The health benefits of a bilingual brain




There are many good reasons to learn a second language, whatever your age. If you are young, studying more than one language can create job opportunities in an increasingly globalised world; if you are older and move abroad, then speaking the local tongue will enhance your experience on a social and cultural level. But there is also one added benefit that more and more studies are highlighting: speaking more than one language can stave off the effects of dementia. The brain is a complex organ and the causes of dementia are still not fully understood, but there is an increasing body of evidence to suggest that polyglots will develop the disease later in life than those who only speak one language. “Being bilingual has certain cognitive benefits and boosts the performance of the brain, especially one of the most important areas known as the executive control system,” explained Ellen Bialystok, a psychologist at York University in Toronto. “We know that this system deteriorates with age but we have found that at every stage of life it functions better in bilinguals. They perform at a higher level. It won’t stop them getting Alzheimer’s disease, but they can cope with the disease for longer.”

In her research, which was originally published the journal Neurology, Bialystok looked at 211 people with probable Alzheimer’s disease, 102 of whom were bilingual and 109 monolingual. She noted the age at which the patients’ cognitive impairment had started and her results showed that bilingual patients had been diagnosed an average of 4.3 years later and had reported the onset of symptoms 5.1 years later than monolingual patients. Whilst even school level language showed some benefits, the effect was greatest for people who had to use the language every day and continually choose between two sets of words. “It works best for people who speak two languages every day, like immigrants moving to a new country who speak their own language at home… but every little bit helps.” The scientist believes that the act of switching between different languages and inhibiting those that are not needed, stimulates the brain, creating a cognitive reserve. “It is rather like a reserve tank in a car. When you run out of fuel, you can keep going for longer because there is a bit more in the safety tank.” This last analogy is crucial, as repeated studies have shown that keeping your brain active is not a silver bullet against dementia, it will simply allow you to cope with the disease for longer, something that has been highlighted by a subsequent study by Bialystok of the brains of dementia sufferers.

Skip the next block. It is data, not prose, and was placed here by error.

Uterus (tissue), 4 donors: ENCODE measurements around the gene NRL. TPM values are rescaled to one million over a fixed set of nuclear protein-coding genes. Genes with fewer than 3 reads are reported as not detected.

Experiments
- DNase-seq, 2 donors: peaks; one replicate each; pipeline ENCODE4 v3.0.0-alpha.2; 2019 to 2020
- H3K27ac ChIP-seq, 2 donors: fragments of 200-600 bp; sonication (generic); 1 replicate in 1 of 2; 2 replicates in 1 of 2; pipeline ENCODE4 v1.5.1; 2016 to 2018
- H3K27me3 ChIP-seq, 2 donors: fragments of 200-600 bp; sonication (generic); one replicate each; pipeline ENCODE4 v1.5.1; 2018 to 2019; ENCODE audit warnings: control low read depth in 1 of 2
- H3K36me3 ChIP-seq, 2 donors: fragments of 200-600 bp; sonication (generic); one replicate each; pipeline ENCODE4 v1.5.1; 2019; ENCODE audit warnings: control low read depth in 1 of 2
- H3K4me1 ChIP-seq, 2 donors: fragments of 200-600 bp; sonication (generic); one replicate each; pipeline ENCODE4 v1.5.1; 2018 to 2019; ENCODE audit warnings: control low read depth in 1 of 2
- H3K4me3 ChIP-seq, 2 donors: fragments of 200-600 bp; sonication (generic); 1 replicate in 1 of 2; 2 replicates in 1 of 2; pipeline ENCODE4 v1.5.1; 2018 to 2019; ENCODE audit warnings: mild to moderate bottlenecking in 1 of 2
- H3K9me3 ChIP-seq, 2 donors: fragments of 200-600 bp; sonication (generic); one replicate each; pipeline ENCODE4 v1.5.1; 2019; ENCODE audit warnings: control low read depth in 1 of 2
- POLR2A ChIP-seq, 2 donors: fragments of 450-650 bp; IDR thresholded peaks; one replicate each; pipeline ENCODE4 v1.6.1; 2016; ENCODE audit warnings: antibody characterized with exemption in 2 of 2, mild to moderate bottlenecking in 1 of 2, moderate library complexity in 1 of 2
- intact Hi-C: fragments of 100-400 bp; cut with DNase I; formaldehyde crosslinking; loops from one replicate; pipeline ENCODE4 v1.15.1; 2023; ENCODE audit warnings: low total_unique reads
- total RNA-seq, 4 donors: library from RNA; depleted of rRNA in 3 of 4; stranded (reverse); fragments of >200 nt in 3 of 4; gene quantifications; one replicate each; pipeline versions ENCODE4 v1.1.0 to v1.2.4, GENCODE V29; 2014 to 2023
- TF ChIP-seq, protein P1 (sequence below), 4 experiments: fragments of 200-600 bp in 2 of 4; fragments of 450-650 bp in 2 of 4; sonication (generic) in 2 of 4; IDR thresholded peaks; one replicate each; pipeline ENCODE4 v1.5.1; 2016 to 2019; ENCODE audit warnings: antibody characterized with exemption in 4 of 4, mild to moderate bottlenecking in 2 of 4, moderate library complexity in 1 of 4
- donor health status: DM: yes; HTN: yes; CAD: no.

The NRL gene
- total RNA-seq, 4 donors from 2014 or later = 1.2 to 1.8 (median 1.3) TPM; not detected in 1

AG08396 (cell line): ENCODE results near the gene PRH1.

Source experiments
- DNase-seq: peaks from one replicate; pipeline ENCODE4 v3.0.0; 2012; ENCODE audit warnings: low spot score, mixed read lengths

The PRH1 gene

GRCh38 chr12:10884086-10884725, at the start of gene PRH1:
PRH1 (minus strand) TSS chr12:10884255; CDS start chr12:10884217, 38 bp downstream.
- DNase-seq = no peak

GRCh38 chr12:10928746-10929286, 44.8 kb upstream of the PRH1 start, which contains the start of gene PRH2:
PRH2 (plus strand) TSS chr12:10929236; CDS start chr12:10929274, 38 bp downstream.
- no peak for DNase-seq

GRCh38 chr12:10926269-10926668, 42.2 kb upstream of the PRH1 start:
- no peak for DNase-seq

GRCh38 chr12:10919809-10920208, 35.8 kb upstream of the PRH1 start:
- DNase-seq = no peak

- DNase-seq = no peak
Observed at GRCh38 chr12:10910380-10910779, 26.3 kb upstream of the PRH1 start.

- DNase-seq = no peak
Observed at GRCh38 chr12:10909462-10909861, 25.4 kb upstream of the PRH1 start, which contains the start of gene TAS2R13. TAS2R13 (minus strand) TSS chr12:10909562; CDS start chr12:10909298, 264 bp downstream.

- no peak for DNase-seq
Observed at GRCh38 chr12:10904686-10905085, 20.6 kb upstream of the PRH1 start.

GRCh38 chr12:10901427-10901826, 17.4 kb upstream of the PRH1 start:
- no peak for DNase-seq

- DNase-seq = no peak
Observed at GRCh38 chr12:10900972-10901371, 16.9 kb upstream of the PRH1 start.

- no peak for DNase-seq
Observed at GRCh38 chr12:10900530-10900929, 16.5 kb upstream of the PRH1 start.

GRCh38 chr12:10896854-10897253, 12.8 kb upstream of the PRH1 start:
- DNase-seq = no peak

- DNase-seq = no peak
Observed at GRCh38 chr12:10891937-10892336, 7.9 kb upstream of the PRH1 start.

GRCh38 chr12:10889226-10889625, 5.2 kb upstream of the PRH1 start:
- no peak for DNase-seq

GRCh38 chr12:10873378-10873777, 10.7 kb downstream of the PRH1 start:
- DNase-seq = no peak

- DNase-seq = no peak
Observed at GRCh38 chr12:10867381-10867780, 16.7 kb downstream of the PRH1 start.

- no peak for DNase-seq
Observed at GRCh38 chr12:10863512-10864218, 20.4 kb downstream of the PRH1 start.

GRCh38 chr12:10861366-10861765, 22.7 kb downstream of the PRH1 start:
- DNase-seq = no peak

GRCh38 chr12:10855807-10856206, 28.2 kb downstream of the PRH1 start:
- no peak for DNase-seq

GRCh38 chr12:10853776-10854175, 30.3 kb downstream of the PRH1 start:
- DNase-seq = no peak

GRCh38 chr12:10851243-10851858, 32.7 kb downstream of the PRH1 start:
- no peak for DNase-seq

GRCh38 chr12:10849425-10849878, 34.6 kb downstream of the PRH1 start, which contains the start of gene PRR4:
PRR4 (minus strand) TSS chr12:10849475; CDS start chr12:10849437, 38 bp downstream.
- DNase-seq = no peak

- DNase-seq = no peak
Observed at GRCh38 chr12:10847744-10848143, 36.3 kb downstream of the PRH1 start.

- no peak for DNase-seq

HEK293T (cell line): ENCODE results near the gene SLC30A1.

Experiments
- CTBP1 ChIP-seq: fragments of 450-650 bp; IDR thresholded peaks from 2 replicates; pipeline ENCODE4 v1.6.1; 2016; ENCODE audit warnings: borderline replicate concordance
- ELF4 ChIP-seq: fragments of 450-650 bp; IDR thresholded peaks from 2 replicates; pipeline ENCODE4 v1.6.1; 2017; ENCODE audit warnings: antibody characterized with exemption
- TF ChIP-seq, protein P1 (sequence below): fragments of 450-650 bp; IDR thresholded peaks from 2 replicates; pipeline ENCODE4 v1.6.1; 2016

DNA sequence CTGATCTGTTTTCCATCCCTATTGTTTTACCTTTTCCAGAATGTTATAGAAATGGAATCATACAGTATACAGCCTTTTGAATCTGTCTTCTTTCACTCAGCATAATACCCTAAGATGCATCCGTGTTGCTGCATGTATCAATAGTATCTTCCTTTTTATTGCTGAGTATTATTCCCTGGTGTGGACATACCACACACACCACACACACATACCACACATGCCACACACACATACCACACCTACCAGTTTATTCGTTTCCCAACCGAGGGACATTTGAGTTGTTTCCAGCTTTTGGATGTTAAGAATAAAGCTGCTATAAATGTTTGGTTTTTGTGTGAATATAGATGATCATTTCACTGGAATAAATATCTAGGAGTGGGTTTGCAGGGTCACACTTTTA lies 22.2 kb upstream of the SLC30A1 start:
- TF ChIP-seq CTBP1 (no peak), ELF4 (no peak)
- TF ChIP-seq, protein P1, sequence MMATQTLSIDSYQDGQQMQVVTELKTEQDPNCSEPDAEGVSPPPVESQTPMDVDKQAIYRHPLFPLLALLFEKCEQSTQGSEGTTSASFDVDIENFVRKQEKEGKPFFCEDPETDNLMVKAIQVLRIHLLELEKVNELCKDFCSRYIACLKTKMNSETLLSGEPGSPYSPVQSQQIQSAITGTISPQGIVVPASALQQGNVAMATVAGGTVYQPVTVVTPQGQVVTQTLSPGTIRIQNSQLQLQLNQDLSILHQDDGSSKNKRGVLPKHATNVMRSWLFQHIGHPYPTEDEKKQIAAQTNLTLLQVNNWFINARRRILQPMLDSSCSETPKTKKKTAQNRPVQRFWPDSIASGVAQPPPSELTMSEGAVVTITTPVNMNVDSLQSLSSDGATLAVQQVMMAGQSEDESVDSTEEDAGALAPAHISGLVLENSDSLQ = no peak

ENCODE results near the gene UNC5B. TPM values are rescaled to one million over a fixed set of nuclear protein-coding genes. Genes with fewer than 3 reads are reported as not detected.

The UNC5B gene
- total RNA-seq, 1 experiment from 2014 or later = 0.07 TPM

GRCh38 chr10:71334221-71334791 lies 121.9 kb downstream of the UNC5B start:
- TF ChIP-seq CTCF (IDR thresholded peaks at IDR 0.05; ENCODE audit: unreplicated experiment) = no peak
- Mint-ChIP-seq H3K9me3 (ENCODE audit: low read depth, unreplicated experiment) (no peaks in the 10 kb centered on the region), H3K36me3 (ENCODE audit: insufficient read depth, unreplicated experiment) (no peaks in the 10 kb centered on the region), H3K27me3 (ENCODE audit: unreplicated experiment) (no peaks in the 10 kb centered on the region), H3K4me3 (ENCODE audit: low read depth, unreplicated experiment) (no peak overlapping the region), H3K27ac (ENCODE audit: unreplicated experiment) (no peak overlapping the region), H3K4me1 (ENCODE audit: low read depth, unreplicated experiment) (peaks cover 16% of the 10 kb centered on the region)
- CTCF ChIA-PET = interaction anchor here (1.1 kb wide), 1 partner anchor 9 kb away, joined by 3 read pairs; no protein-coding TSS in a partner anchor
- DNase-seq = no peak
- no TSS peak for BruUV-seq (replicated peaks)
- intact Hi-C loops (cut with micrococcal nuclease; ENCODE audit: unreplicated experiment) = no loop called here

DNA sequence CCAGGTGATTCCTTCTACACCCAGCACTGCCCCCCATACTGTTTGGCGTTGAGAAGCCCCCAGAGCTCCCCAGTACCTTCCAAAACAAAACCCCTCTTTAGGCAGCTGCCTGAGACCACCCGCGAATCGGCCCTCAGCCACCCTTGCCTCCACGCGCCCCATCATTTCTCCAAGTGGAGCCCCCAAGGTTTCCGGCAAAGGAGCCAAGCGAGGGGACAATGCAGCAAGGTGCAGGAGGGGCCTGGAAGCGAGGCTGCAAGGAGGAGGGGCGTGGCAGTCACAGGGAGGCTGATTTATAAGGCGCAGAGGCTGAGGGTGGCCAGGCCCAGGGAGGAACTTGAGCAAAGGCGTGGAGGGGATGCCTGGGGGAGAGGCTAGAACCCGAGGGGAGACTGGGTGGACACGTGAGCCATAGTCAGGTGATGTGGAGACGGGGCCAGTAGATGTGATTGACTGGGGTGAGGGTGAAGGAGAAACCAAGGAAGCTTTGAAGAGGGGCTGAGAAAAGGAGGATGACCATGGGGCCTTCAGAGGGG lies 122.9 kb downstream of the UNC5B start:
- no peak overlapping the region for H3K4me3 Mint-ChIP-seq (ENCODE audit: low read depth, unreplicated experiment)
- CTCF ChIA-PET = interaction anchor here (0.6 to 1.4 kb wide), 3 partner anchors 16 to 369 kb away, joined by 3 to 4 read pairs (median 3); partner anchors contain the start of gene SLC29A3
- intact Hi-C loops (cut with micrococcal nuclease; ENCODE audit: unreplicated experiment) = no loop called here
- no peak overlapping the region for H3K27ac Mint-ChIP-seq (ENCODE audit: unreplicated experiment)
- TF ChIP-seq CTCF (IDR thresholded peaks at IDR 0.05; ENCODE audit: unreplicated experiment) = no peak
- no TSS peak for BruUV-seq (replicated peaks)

A group of monolingual and bilingual dementia patients, who were the same age and functioned at the same cognitive level, were scanned using a CT machine. The results showed that the physical effects of the disease were more advanced in the bilinguals’ brains, even though their mental ability was approximately the same. “Apparently, the bilinguals’ brains are somehow compensating,” explained Bialystok. “Even though the ‘machine’ is more broken, they can function at the same level as a monolingual with less disease.” It is not just later in life that the benefits of speaking multiple languages manifest themselves. It has long been known that bilingual children will outperform their monolingual peers in certain tasks controlled by the executive control system, such as editing out irrelevant information, focusing on important details and prioritising. “We would probably refer to most of these cognitive advantages as multi-tasking,” explained Judith Kroll, a psychologist at Penn State University in the US. “Bilinguals seem to be better at this type of perspective-taking.” It had previously been assumed that speaking multiple languages “confused” the brain, but the opposite has now been shown to be the case. “The received wisdom was that bilingualism created confusion, especially in children. The belief was that people who could speak two or more languages had difficulty using either. The bottom line is that bilingualism is good for you.”